Truman grew up in Seahaven, a town which is actually just inside a big dome. Everything on it was a set and the entire population was made up of actors, including Truman’s parents and wife. Up until his 30’s, Truman did not have a clue that he’s actually living inside a television set until one of the lights they used to film fell down from the sky. Then out of nowhere, Truman’s father who died when he was a kid suddenly resurfaces and he was shocked to see random citizens pulling him away. Everyday, Truman’s suspicion grew until he decided to be unpredictable and break his routine. He even followed his wife to the hospital she works at to see if she is really a nurse. Fortunately, the production team remedied that one but that didn’t stop his suspicions. He even figured out the town’s routine and how they worked around him.

 

 

                Truman eventually figures out that his surroundings are full of staged scenes and events. He then tries to make his escape, only to come up against both his own fears, which keep him from leaving, and the obstacles put in his way by the producer-director who has made billions trapping him in a stage set and playing God with his life.

 

                This film is one of the most innovative comedies I’ve ever encountered and up until now, no one has created another one quite like it. I like how the entire film actually discusses how humans spend a lot of our time being interested in what other people are doing. Also, it emphasizes how the media and the entertainment industry is manipulating us into buying this and that and telling us what to think.

 

                The fake landscape Truman lives in is our own media landscape in which news, politics, advertising and public affairs are increasingly made up of theatrical illusions. Like our media landscape, it is convincing in its realism, with lifelike simulations and story lines, from the high-tech facsimile of the sun that beams down on Truman to the false sincerity of the actor he mistakenly believes is his best friend. It is also rewarding and masks as something benevolent. And it is seamless -- there are almost no flaws that give away the illusion -- at least until things start to go wrong.

 

                The film aims to wake up and see what watching too much TV and believing everything it portrays is doing to us. Like Truman’s reluctance to leave his staged world, we are also scared of a life without the media to tell us what to do. But if we never break that bond, we will never be free to think and use our entitlement to freewill. I’m not just talking about the television; the internet has the same power over us. Sometimes I think it’s slowly outshining television and other forms of media and more and more people are gaining access to it which scares me. The more digital savvy we become, the more we are bound by our attachment to the false realities the media presents.

 

                So Truman and the audience depict us. We're the villains and victims and hero of The Truman Show. And, ultimately, the only illusions we have to escape are the ones we create ourselves.

Nerd Guide: How to Talk To People

 

 

 

                Most nerds are not fond of talking to people. In fact, 90% of our kind is socially inept and awkward when it comes to meeting strangers. And being part of that 90%, I have experienced so many inevitable social moments that I barely lived through. And that’s why you don’t see us in parties or in a crowd. We like the peace and comfort of being with things that are familiar to us and to force us to participate is like putting are butts on fire. However, talking to people really in inescapable as we need to communicate in a daily basis that’s why I have created a guide on how to talk to people (nerd or not):\

 

  • Do not over think

                We tend to over think when we’re nervous and we end up with tied tongues. Thinking of what you’re going to say next is like doing mental long division when you’re not really good at math.  Sometimes it gets so frustrating that you just end up not talking until the person you just met talks to somebody else. How do you stop that from happening? First of all you need to do small talk. Say ‘Hello’ or ask ‘How are you doing’ and build it up from there. You don’t need to say something smart or cool to keep the conversation going, at least not yet.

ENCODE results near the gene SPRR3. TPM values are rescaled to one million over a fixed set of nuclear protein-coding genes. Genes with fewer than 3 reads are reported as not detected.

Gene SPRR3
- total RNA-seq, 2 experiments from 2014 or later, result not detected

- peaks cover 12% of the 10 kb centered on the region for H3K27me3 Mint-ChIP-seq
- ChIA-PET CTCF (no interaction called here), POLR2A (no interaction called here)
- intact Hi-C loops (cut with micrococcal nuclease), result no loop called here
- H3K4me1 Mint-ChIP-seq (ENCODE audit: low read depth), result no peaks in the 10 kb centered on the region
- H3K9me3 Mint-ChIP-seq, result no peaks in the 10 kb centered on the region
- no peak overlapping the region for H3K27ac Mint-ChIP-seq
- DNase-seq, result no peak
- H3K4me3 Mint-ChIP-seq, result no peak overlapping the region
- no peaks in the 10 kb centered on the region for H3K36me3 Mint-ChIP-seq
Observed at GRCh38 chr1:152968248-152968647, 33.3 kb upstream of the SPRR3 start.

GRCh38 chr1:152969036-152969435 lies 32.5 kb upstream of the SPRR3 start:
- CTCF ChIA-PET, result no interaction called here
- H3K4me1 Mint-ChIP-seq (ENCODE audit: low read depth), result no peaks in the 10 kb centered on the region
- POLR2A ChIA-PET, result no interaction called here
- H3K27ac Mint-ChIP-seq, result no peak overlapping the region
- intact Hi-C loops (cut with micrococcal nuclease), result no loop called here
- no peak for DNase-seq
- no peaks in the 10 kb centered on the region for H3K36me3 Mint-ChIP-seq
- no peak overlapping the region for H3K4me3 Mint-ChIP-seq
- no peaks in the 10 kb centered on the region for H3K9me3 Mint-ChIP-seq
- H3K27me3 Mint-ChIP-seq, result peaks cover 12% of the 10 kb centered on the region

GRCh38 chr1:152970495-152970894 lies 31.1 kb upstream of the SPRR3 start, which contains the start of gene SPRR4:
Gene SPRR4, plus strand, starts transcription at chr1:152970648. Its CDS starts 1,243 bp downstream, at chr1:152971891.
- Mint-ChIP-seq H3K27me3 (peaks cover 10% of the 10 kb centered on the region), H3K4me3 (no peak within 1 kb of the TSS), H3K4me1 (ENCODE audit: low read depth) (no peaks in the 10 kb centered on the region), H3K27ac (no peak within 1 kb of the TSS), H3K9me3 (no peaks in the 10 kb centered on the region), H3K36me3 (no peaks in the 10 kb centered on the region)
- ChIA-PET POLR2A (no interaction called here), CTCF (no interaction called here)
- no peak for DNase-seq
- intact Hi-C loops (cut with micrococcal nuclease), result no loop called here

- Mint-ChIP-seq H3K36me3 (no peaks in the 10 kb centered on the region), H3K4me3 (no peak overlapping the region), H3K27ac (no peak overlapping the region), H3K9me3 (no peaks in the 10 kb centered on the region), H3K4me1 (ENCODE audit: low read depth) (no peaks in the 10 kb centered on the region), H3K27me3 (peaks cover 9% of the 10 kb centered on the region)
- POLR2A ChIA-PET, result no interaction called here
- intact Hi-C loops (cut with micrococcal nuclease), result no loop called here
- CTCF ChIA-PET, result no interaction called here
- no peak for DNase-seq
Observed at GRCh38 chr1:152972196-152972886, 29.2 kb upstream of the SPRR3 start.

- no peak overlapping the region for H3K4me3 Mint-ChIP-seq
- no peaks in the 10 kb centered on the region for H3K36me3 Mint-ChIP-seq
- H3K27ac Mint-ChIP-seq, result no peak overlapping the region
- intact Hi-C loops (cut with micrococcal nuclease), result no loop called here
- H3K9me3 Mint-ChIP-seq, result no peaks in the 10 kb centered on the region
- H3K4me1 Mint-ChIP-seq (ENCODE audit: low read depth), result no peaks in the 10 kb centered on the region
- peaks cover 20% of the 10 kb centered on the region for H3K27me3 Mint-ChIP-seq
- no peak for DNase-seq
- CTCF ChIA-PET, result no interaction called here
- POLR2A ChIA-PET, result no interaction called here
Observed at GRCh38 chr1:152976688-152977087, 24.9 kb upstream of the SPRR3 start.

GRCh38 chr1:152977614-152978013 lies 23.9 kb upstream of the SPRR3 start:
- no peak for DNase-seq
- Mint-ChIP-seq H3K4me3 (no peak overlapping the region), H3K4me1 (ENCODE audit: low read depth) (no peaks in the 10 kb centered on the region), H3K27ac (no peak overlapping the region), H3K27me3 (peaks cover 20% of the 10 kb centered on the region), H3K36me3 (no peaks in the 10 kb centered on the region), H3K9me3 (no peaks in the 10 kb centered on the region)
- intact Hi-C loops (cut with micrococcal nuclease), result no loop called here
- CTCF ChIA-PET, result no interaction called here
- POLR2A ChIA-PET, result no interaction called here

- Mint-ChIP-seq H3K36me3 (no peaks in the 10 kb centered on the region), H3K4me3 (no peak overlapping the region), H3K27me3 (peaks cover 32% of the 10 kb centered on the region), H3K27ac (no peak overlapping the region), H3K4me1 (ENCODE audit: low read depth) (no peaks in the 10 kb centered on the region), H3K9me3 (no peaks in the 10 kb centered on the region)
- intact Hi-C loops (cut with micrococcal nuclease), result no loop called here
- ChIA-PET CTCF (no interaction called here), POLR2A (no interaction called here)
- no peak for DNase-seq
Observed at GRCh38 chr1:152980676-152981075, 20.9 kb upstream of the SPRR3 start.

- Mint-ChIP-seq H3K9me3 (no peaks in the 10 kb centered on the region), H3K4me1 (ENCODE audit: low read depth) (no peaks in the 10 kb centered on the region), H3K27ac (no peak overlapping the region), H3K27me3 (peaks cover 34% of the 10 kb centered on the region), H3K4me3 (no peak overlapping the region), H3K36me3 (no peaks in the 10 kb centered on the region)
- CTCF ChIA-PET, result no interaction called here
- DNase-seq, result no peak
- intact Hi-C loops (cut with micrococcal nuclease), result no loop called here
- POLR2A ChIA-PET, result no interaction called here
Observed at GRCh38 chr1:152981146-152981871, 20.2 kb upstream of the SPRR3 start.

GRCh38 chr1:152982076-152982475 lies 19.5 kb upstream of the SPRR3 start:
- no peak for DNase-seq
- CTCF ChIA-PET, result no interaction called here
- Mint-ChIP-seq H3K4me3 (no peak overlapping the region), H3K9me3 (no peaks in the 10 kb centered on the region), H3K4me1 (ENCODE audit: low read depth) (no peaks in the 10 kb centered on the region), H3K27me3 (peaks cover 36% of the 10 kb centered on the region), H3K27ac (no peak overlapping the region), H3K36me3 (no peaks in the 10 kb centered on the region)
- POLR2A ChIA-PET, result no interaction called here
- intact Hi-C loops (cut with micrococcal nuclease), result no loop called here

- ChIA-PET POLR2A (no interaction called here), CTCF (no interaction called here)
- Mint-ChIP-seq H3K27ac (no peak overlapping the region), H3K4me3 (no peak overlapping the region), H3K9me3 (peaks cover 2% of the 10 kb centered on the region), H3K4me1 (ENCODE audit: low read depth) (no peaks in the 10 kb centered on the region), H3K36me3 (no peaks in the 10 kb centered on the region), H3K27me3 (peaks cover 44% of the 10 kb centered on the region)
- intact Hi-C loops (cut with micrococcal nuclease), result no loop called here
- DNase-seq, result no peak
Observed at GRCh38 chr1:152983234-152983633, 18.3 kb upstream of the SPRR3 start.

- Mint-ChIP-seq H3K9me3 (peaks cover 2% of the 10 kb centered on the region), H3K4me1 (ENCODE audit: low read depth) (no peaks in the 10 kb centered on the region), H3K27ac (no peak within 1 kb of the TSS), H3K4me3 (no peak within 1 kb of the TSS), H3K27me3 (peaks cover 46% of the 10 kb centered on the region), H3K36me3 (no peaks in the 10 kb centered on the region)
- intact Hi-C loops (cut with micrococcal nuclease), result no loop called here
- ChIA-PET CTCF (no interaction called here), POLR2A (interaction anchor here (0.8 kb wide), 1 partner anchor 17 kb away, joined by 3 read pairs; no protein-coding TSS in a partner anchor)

• Gather Information

                What’s the best way to gather information? Ask. Ask questions like ‘what’s your favorite book’ or ‘who is your favorite band?’ until you find common ground. When you established your common ground, you’ll be fine from there just remember not to cross any lines. Think of the questions you’d answer on live television then ask them that. Don’t be too evading but don’t be too plain, either.

 

  • Humor

                Nothing keeps a conversation going than good witty humor. However, not all people are gifted enough in this area. In fact, there are very few people who can pull this off amazingly. If your friends ever laughed at one or two of your jokes, you probably have a sense of humor that might just get you through a conversation.  Comedy is an essential tool not just in socializing but in life as well so if you’re not funny enough, I suggest you go stretch your funny bones. You don’t have to be stand-up comedian funny, just interestingly funny is enough to keep you going.

 

  • Listen

                Communication is a 2 way system. There’s a sender and receiver and you can’t call something a conversation if there’s no interaction between the sender and the receiver. So how do you make this interaction? The answer is simply by listening. Don’t just listen to reply, listen to understand. That way you can impart more things to say rather than saying things about you all the time. Plus, not listening while someone is talking is rude everywhere you go.

 

  • Know When To End a Conversation

 

               This is the part that I hate the most because it’s the most awkward. Usually, when I’m in a conversation with someone I really, really do not like talking to, I suffer in silence until he/she finishes the conversation for me because I just couldn’t do it. Or sometimes, I really get into a conversation and I worry that the conversation is already taking so long. So here’s what I’ve learned: If you have talked for 10-15 minutes already, you’ve done a great job and also, probably running out of things to say which is normal. You can end the conversation by saying "Well, it was nice meeting you. Maybe we can talk again sometime?" and exchange phone numbers if the other person seems interested.